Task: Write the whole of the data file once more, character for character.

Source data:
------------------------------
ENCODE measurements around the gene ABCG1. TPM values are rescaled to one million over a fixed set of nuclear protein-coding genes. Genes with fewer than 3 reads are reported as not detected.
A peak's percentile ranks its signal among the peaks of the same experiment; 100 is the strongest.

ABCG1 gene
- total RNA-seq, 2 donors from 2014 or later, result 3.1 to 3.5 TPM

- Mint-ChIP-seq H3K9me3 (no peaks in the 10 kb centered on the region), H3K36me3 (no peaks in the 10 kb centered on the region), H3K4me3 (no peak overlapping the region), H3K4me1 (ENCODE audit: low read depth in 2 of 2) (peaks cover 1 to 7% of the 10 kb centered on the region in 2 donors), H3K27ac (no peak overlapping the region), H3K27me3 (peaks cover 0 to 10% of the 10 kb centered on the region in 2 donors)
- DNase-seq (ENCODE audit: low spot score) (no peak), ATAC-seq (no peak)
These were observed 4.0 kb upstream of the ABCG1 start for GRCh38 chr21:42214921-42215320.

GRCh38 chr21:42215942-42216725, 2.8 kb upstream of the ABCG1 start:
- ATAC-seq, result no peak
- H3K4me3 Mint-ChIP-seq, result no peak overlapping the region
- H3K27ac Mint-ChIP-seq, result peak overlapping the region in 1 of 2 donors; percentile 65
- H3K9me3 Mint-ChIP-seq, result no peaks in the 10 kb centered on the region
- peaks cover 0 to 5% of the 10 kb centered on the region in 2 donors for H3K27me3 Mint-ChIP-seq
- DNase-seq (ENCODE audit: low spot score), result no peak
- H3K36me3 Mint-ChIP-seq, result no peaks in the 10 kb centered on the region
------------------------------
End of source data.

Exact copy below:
ENCODE measurements around the gene ABCG1. TPM values are rescaled to one million over a fixed set of nuclear protein-coding genes. Genes with fewer than 3 reads are reported as not detected.
A peak's percentile ranks its signal among the peaks of the same experiment; 100 is the strongest.

ABCG1 gene
- total RNA-seq, 2 donors from 2014 or later, result 3.1 to 3.5 TPM

- Mint-ChIP-seq H3K9me3 (no peaks in the 10 kb centered on the region), H3K36me3 (no peaks in the 10 kb centered on the region), H3K4me3 (no peak overlapping the region), H3K4me1 (ENCODE audit: low read depth in 2 of 2) (peaks cover 1 to 7% of the 10 kb centered on the region in 2 donors), H3K27ac (no peak overlapping the region), H3K27me3 (peaks cover 0 to 10% of the 10 kb centered on the region in 2 donors)
- DNase-seq (ENCODE audit: low spot score) (no peak), ATAC-seq (no peak)
These were observed 4.0 kb upstream of the ABCG1 start for GRCh38 chr21:42214921-42215320.

GRCh38 chr21:42215942-42216725, 2.8 kb upstream of the ABCG1 start:
- ATAC-seq, result no peak
- H3K4me3 Mint-ChIP-seq, result no peak overlapping the region
- H3K27ac Mint-ChIP-seq, result peak overlapping the region in 1 of 2 donors; percentile 65
- H3K9me3 Mint-ChIP-seq, result no peaks in the 10 kb centered on the region
- peaks cover 0 to 5% of the 10 kb centered on the region in 2 donors for H3K27me3 Mint-ChIP-seq
- DNase-seq (ENCODE audit: low spot score), result no peak
- H3K36me3 Mint-ChIP-seq, result no peaks in the 10 kb centered on the region